The changing role of education as we move from popular to highbrow culture
- 164 Downloads
Education is the socioeconomic variable that has the greatest impact on cultural participation. A higher level of education leads to greater interest and taste for culture increasing the demand of culture. But education can also indirectly affect cultural consumption because the higher the level of education, the higher the expected income and, therefore, the greater the cultural consumption. In this paper, we analyze the effect of education on cultural consumption once the impact of income is controlled for. Using information on attendance to cinema, performing arts and visits to sites of cultural interest, we analyze how the effect of education changes between these activities. To do so, we estimate a Zero Inflated Ordered Probit using the 2006 and 2015 Spanish modules of the European Union Statistics on Income and Living Conditions. We find that the effect of education varies between activities, being its marginal effect more relevant for highbrow activities than for popular culture. On the contrary, given a certain level of education, an increase in income will bring more people to the cinema than to theaters or museums. This result is consistent with the idea that highbrow cultural consumption involves the comprehension of more complex symbolic elements, and individuals’ decoding abilities depend more on education than on income.
KeywordsCultural participation Education Cinema Performing arts Museums
This study received funding from Government of Spain (Projects ECO2016-76506-C4-1-R and ECO2017-86402-C2-1-R) and the Regional Government of the Principality of Asturias (Severo Ochoa programme). We are especially grateful to Obra Social Fundación la Caixa that generously funded the working paper that was the beginning of this research. The usual disclaimer applies.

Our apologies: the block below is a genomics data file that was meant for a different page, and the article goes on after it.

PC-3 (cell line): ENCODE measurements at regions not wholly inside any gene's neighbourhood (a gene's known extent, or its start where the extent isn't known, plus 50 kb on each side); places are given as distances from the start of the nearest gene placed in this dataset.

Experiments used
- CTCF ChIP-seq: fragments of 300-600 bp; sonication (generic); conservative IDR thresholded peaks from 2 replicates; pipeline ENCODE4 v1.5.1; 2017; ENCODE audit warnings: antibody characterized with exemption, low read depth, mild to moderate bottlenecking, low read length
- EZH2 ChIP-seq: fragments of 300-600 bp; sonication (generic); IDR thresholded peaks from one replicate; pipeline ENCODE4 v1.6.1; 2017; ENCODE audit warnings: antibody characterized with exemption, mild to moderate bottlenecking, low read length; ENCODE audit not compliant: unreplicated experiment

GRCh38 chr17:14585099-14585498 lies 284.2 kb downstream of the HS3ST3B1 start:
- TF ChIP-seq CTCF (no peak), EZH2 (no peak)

- Ateca-Amestoy, V., & Villarroya, A. (2017). Measuring participation in the arts in Spain. In V. M. Ateca-Amestoy, V. Ginsburgh, I. Mazza, J. O’Hagan, & J. Prieto-Rodriguez (Eds.), Enhancing participation in the arts in the EU: Challenges and methods (pp. 19–33). Cham: Springer.CrossRefGoogle Scholar
- Baumol, W. J., & Bowen, W. G. (1966). Performing arts-the economic dilemma: A study of problems common to theater, opera, music and dance. New York: Twentieth Century Fund.Google Scholar
- Bourdieu, P. (1986). The forms of capital. In J. G. Richardson (Ed.), Handbook of theory and research for the sociology of education (pp. 241–258). New York: Greenwood Press.Google Scholar
- Colbert, F., Beauregard, C., & Vallée, L. (1998). The importance of ticket prices for theatre patrons. International Journal of Arts Management, 1(1), 8–15.Google Scholar
- Gray, C. (2003). Participation. In R. Towse (Ed.), A handbook of cultural economics (pp. 356–365). Cheltenham: Edward Elgar.Google Scholar
- Musgrave, R. (1959). The theory of public finance. New York: McGraw-Hill.Google Scholar
- O’Hagan, J. (2017). European statistics on participation in the arts and their international comparability. In V. M. Ateca-Amestoy, V. Ginsburgh, I. Mazza, J. O’Hagan, & J. Prieto-Rodriguez (Eds.), Enhancing participation in the arts in the EU: Challenges and methods (pp. 3–17). Cham: Springer.CrossRefGoogle Scholar
- Seaman, B. A. (2005). Attendance and public participation in the performing arts: A review of the empirical literature. Nonprofit Studies Program, Georgia State University, Working Paper 05-03.Google Scholar
- Throsby, D. (1994). The production and consumption of the arts: A view of cultural economics. Journal of Economic Literature, 32, 1–29.Google Scholar
- Throsby, D. (2003). Cultural capital. In R. Towse (Ed.), A handbook of cultural economics (pp. 166–169). Cheltenham: Edward Elgar Publishing Limited.Google Scholar